FEDERAL RESERVE BANK OF SAN FRANCISCO
Exploring the Continuum oSocial and Financial Returns:
When Does a Nonproft Become a Social Enterprise?
Kathy O. Brozek
oodwill Industries and the YMCA have something in common: by most deni-tions they each would be considered a “social enterprise,” a relatively new andincreasingly popular term in the United States. Yet both these nonprot organi-zations have a history dating back more than 100 years. For Goodwill Industrieso San Francisco, which serves three counties in the San Francisco Bay Area, a whopping 89percent o its $28 million revenue or scal year ending June 2008 came rom its businessenterprises, not rom government grants or oundations. By any standard, this is an enviablenonprot revenue stream. Goodwill provides training, lie coaching and jobs or those whopossess a track record considered too risky or the private and public sector employment.
In 2005, 54 percent o all U.S.- based nonprot revenue, excluding that rom hospitalsand universities, was generated rom the ees or goods and services. (Fees include govern-ment payments or services, but are not grants).
Yet even though ees account or more thanone-hal o the sector’s total revenue, nonprots with social enterprise models like GoodwillIndustries are not pervasive. Rather, the ee income o most nonprots is not integral to itsoperational model and supplements other, more substantial, unding sources.The dierences between a nonprot with earned income and a social enterprise nonprotare core to this discussion and go beyond semantics and nuance. I posit that these distinc-tions lie in organizational structure, unding sources, ormation, employees, ounders, execu-tion o tactics, and other parameters. I am not advocating one model over the other, butinstead will ocus on the challenges, opportunities, and trends acing nonprots and thecircumstances in which each model is a better t. With insight, stakeholders can create thesustainable and innovative nonprot organizations that this resource-strapped sector sodesperately needs.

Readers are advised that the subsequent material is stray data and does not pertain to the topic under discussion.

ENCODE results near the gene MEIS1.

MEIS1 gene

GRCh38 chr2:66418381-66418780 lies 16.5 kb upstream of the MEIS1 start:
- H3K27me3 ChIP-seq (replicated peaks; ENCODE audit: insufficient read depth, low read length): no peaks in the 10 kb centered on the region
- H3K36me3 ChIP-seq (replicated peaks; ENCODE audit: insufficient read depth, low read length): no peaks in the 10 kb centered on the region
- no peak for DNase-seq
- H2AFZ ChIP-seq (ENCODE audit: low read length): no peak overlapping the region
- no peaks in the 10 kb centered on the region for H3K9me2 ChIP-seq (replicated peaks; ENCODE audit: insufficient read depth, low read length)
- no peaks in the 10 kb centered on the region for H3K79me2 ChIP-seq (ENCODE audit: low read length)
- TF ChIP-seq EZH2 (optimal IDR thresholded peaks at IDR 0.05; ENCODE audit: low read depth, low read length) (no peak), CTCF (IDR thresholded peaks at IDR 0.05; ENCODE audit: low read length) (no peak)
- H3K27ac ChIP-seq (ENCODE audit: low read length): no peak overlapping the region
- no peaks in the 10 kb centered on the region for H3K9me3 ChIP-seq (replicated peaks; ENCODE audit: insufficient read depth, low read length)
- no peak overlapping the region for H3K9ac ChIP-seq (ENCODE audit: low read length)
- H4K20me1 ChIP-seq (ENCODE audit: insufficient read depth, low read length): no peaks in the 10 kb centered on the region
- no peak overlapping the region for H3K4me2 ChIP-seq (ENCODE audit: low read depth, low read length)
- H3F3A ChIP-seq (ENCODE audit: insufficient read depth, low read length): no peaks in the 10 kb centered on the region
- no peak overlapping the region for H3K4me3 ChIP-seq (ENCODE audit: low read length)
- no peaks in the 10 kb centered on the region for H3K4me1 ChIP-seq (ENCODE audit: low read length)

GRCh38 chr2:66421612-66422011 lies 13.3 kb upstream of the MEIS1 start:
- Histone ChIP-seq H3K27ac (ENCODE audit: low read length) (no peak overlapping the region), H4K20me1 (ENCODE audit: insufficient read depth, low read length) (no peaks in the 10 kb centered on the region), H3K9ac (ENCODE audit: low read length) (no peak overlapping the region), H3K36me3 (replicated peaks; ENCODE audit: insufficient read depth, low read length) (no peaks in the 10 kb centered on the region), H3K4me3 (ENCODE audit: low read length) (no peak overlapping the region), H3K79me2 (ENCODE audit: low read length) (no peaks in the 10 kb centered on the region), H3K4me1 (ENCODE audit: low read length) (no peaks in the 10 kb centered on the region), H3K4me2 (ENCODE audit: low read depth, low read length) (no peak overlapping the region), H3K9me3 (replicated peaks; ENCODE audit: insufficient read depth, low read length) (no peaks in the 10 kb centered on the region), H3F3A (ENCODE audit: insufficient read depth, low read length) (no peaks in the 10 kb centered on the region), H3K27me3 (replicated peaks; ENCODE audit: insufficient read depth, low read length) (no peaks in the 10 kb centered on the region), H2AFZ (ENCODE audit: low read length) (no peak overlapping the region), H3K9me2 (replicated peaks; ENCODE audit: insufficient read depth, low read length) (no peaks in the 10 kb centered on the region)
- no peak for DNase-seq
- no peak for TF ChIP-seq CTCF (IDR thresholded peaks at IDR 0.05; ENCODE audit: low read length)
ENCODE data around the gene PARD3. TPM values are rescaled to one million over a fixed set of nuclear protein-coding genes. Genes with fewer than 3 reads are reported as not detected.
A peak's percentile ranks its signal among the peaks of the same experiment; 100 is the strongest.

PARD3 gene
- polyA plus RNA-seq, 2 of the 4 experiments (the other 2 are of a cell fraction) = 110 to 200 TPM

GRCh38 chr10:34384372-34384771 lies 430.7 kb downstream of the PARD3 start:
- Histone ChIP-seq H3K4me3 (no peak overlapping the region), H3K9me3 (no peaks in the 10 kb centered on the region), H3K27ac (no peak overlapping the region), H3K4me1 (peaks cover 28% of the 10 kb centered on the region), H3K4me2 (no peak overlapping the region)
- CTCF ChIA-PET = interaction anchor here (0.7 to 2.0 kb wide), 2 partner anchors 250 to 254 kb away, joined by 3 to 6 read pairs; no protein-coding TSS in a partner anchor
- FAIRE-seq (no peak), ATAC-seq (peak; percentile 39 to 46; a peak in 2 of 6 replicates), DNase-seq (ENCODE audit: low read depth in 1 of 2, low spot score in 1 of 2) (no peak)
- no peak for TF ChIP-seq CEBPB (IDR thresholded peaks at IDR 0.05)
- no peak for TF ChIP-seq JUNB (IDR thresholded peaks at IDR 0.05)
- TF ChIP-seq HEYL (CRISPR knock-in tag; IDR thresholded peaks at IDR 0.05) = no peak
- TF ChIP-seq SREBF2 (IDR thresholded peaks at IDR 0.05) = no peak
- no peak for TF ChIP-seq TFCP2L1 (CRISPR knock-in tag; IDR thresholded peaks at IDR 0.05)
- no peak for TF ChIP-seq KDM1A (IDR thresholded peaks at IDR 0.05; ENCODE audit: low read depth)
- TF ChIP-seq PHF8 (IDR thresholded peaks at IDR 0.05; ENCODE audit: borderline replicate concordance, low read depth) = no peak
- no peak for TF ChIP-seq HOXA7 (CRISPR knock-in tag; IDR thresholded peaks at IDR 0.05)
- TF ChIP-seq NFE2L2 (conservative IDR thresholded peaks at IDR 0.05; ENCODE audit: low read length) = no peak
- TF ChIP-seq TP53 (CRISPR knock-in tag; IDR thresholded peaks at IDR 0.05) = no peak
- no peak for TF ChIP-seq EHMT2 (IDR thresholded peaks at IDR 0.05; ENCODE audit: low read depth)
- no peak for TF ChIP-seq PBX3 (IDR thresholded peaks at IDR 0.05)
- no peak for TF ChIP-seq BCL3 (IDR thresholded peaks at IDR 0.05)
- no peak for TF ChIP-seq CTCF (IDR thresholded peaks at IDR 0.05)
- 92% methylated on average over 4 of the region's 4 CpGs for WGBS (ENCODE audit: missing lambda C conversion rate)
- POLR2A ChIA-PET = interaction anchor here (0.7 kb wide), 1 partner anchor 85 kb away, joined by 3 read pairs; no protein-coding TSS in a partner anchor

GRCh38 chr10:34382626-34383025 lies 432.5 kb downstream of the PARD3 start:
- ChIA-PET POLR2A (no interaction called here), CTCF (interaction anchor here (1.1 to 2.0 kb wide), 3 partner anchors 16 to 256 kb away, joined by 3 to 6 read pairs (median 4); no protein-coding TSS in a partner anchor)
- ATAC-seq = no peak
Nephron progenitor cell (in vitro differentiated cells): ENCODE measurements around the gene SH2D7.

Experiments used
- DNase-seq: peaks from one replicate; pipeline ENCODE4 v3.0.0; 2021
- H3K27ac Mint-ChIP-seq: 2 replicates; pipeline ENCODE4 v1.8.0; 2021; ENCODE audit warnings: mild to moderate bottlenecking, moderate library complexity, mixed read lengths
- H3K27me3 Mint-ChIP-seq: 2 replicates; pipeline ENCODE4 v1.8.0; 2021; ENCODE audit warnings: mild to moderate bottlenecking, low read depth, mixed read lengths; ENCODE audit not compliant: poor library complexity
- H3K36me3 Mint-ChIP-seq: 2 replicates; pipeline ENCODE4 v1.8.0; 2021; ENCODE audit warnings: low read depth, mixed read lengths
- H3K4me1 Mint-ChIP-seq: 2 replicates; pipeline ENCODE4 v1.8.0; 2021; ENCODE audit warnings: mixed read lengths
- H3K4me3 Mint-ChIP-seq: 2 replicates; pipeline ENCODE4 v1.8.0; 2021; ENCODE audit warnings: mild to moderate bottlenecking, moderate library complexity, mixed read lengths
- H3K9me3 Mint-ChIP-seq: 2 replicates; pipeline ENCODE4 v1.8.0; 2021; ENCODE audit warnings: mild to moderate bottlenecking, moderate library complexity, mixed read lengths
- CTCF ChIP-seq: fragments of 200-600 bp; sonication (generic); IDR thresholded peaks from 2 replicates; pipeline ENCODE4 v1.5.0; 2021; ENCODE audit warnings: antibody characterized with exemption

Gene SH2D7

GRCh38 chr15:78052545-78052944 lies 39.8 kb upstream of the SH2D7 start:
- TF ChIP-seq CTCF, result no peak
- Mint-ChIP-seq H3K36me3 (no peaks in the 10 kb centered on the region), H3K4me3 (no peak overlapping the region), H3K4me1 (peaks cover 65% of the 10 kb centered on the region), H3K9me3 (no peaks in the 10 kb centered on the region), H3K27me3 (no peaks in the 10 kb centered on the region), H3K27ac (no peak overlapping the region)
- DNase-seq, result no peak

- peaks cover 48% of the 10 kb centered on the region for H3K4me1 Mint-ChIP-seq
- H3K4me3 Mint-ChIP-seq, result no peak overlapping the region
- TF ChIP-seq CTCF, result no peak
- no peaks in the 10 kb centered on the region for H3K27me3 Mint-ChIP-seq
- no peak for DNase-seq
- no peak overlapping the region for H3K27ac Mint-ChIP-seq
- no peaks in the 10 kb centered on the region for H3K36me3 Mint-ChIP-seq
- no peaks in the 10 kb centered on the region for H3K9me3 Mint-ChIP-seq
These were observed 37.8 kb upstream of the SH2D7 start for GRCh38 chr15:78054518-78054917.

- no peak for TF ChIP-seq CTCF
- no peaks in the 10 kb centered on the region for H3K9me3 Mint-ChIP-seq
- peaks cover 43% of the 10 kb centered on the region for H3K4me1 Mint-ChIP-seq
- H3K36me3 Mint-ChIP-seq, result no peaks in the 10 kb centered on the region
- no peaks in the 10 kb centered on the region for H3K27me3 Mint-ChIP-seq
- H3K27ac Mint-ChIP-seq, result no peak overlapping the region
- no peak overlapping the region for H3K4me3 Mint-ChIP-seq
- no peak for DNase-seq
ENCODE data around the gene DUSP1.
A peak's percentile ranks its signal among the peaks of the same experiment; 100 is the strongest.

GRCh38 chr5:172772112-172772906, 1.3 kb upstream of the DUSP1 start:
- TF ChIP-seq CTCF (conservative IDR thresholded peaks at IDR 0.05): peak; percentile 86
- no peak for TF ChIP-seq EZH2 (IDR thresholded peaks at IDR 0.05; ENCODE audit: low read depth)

In general, all nonproft and or-proft organizations all along a continuum rom social tofnancial returns. Eecting social change by combining in one organization social and fnancialreturns, also reerred to as blended value, is a key component o the evolving social capitalmarket.
Figure 1 captures the essence, and the inherent ambiguity, o the social enterprise model.
Goodwill Industries of San Francisco, San Mateo and Marin Counties 2007-2008 Annual Report (990 tax return)(San Francisco: Goodwill Industries, 2008).